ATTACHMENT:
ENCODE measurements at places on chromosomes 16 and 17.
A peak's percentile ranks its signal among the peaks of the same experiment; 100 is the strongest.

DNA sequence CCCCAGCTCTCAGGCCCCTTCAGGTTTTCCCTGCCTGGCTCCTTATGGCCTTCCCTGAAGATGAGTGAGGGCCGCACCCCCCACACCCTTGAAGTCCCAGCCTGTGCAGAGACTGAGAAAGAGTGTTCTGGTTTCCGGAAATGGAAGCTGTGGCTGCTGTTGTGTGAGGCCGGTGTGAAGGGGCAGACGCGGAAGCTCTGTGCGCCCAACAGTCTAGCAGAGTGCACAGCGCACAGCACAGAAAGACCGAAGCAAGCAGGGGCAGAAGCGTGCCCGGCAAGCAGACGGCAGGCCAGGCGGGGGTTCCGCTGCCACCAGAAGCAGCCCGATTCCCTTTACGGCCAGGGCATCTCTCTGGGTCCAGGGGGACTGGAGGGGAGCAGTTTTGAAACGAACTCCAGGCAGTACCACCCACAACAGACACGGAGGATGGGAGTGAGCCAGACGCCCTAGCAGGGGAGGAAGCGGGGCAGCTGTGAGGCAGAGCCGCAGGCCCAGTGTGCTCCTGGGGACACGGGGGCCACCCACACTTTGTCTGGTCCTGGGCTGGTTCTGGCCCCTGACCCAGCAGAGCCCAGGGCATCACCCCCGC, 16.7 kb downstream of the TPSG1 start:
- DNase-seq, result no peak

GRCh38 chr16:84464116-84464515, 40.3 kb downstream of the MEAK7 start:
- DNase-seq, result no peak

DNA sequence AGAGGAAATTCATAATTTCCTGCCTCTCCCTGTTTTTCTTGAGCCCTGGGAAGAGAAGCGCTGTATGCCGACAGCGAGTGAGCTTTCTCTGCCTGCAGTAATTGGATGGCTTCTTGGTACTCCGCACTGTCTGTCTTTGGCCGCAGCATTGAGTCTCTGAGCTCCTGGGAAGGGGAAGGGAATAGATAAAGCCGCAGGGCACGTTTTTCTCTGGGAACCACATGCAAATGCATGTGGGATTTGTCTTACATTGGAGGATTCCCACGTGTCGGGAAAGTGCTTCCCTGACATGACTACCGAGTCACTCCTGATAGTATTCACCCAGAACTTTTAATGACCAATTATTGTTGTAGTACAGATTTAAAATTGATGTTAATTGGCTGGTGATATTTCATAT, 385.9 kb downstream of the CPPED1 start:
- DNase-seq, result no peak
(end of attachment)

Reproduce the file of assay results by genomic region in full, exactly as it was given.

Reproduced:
ENCODE measurements at places on chromosomes 16 and 17.
A peak's percentile ranks its signal among the peaks of the same experiment; 100 is the strongest.

DNA sequence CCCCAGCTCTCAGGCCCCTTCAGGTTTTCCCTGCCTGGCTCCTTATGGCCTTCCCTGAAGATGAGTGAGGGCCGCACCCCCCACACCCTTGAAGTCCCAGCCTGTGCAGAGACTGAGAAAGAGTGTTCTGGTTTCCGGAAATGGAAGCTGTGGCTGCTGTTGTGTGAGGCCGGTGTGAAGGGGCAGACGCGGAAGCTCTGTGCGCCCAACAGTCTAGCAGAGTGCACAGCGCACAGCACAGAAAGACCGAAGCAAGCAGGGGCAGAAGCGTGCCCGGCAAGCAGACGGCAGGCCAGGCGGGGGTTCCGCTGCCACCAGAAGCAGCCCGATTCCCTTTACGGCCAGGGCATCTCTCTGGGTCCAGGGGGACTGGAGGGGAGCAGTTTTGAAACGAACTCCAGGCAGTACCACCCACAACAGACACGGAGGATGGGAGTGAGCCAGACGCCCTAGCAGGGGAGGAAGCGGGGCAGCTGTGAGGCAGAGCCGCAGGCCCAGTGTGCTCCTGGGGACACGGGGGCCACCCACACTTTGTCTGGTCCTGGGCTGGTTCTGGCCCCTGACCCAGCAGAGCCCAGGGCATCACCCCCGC, 16.7 kb downstream of the TPSG1 start:
- DNase-seq, result no peak

GRCh38 chr16:84464116-84464515, 40.3 kb downstream of the MEAK7 start:
- DNase-seq, result no peak

DNA sequence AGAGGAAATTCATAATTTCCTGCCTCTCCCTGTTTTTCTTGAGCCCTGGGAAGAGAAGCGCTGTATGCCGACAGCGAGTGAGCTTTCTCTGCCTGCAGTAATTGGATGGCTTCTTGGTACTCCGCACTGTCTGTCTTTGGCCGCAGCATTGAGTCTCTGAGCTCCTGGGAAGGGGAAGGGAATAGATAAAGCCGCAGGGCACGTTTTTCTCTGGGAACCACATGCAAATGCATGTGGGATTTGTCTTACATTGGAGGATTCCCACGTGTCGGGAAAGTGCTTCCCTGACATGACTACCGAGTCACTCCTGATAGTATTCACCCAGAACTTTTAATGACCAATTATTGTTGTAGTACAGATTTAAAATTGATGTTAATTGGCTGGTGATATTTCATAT, 385.9 kb downstream of the CPPED1 start:
- DNase-seq, result no peak